Thank you, Carl, and good afternoon, everyone. I'm happy to review our financial results for the second quarter and the first half of 2021, and to provide a revised financial guidance for the balance of the year. Let's start on Slide 13. As you've seen in our press release this afternoon, our record Q2 revenues of $217.8 million represented 364% reported growth from Q2 2020.

Our GAAP-based net income, before the amount attributable to noncontrolling interests, was $134.3 million for the second quarter of 2021. Now turning to Slide 14. Adjusted EBITDA, a non-GAAP measure, was $164.7 million for Q2 compared to $17.5 million for Q2 2020 and $101.9 million in Q1 2021. This represents an 841% increase year-over-year and a 62% sequential quarterly increase from Q1.

Our EBITDA margin was 76% in the quarter, up from both the 37% in Q2 2020 and the most recent 69% EBITDA margin in Q1 2021. The increase in adjusted EBITDA was primarily driven by our overall sales volume increases, and margin improvements from our Nucleic Acid Production business. On Slide 15, we present basic EPS, fully diluted EPS and adjusted fully diluted EPS. Basic EPS is net income attributable to our Class A shares divided by the weighted average Class A shares.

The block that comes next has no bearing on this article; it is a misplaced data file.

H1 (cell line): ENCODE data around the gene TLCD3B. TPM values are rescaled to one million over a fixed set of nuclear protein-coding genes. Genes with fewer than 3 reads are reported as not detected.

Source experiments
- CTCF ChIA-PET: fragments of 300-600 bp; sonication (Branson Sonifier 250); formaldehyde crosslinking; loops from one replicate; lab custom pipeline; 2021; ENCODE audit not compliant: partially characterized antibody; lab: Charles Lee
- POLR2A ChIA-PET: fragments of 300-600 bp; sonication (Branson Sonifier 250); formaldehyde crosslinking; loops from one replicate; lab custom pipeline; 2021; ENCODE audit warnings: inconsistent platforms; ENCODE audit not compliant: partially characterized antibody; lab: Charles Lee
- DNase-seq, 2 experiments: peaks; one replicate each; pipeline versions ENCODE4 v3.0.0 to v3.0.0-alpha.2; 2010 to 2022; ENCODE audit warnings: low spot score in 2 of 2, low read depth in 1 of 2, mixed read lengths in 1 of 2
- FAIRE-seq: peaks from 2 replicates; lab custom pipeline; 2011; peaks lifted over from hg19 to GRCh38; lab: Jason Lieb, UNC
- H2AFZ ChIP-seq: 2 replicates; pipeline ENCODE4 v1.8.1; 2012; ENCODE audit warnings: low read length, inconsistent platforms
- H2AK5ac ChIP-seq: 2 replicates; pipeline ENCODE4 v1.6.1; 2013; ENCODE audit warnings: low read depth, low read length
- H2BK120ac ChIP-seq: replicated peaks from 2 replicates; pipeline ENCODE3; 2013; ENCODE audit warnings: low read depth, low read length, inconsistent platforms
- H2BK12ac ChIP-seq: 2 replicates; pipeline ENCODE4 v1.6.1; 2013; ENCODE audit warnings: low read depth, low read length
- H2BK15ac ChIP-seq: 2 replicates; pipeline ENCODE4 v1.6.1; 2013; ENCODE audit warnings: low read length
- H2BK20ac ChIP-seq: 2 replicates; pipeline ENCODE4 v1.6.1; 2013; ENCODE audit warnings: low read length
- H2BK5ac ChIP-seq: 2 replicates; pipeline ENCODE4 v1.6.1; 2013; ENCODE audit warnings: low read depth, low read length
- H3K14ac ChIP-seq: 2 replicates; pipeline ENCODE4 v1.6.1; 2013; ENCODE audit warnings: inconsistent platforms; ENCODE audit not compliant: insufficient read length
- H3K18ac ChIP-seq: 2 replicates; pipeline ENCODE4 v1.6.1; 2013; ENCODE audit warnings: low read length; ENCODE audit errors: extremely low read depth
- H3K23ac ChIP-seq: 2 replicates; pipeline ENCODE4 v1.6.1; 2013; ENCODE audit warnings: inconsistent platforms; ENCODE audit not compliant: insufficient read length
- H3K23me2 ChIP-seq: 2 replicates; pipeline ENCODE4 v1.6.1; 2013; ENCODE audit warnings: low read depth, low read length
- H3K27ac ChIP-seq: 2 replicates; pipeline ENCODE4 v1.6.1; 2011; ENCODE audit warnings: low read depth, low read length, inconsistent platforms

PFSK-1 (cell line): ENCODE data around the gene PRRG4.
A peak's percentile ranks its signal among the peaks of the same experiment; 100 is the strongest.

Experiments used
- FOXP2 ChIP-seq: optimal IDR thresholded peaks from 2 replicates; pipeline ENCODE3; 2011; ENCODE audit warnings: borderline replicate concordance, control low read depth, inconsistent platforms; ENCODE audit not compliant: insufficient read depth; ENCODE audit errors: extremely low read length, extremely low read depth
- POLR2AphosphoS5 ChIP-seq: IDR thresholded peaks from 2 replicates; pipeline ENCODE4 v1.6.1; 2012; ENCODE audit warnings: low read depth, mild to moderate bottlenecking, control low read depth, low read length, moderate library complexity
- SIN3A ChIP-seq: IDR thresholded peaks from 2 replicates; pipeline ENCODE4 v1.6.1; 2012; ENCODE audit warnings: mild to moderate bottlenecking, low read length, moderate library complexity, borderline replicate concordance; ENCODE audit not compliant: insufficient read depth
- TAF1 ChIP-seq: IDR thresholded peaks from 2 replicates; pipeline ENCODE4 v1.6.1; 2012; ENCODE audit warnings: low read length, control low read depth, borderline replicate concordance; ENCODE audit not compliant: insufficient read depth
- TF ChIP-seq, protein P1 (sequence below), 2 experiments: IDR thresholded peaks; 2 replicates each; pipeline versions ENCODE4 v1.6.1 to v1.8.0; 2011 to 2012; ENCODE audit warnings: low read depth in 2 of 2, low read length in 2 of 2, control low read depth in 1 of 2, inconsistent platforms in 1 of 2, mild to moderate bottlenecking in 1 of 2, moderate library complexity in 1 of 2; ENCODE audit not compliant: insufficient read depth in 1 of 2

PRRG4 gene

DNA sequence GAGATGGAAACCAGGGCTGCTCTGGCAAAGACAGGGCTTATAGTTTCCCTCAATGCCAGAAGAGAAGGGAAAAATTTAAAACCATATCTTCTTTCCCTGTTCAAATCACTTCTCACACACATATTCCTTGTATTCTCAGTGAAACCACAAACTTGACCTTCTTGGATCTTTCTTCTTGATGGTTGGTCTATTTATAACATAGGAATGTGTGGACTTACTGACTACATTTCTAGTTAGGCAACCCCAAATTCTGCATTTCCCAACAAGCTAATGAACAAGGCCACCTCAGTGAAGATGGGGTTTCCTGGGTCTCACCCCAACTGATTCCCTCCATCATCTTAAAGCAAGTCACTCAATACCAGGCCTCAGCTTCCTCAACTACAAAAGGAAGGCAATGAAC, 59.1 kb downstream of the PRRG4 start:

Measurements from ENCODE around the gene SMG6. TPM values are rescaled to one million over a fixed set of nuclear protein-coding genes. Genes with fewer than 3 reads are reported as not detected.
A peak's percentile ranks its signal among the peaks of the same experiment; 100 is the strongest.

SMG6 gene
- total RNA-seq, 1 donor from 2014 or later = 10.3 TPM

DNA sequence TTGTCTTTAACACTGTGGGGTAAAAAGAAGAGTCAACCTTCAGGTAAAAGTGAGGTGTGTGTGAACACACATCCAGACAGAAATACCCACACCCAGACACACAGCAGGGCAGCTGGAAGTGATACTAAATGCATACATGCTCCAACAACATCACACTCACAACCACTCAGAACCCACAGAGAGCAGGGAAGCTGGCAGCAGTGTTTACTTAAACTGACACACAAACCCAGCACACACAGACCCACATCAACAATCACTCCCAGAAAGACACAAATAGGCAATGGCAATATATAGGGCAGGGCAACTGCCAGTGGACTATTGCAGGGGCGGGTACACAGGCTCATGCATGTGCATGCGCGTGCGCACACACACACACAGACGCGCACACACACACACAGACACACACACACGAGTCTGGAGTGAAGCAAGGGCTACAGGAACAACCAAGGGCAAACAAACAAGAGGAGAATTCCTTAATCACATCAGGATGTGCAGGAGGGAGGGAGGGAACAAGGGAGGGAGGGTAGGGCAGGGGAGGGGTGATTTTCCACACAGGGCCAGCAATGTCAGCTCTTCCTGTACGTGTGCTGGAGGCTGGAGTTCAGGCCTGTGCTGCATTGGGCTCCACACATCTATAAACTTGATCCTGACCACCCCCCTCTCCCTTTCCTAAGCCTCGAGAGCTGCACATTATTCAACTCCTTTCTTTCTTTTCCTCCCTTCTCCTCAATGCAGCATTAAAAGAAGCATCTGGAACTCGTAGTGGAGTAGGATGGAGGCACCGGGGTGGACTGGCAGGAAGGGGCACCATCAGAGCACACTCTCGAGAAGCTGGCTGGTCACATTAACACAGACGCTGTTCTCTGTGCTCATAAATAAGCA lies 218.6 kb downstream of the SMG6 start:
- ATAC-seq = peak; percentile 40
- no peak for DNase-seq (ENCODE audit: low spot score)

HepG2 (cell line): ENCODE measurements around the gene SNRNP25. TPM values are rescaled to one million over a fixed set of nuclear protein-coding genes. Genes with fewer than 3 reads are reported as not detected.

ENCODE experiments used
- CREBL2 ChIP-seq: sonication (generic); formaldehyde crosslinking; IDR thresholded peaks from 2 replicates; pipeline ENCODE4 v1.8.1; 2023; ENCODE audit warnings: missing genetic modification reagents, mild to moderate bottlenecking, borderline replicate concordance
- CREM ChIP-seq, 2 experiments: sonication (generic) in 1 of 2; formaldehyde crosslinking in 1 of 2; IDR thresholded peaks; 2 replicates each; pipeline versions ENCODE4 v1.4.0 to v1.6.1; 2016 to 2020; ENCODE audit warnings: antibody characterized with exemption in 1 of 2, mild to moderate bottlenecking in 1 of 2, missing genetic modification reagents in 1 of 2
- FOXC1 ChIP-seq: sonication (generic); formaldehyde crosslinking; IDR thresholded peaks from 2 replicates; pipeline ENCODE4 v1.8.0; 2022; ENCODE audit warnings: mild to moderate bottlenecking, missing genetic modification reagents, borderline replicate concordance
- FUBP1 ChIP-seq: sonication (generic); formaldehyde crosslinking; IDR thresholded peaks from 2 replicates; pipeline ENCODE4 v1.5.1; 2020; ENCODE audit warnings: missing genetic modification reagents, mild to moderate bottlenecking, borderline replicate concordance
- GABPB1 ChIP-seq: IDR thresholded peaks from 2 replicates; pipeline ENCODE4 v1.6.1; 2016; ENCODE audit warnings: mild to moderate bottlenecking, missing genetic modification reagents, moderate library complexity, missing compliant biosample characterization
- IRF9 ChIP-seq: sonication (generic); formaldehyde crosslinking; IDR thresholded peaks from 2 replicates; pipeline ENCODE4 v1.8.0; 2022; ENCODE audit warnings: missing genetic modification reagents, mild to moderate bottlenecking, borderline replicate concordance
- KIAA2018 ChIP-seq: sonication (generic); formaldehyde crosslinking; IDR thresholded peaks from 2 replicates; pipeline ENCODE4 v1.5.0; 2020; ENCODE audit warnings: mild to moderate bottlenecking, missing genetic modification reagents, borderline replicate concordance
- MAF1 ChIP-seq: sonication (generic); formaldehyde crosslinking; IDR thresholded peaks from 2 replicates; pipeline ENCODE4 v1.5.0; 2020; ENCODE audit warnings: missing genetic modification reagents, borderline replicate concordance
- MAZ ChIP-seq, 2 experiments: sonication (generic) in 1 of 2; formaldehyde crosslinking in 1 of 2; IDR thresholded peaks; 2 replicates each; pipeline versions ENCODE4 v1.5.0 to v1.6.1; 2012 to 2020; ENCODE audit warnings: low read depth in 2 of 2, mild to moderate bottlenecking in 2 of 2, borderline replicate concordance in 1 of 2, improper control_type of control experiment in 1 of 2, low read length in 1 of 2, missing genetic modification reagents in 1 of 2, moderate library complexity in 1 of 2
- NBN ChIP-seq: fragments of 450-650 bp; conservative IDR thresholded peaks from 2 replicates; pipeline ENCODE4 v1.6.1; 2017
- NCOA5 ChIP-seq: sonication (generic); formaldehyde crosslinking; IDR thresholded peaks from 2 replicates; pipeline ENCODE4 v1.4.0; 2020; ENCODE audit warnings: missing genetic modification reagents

Fully diluted EPS equals net income prior to noncontrolling interests divided by the weighted average for both Class A and B shares and other dilutive securities such as equity awards. Our adjusted fully diluted EPS equals adjusted net income divided by the weighted average of both Class A and B shares and other dilutive securities. Coincidentally, both our basic and fully diluted EPS for the quarter were $0.44, while adjusted diluted EPS was also $0.44 per share. Moving to Slide 16.

We continue to have an exceptionally strong balance sheet and adjusted free cash flows. Our cash and cash equivalents, which are GAAP measures, totaled $375 million at June 30, 2021. Our strong EBITDA performance led to robust adjusted free cash flow for the quarter of $160.5 million. Adjusted free cash flow is a non-GAAP measure that we define as adjusted EBITDA less capital expenditures.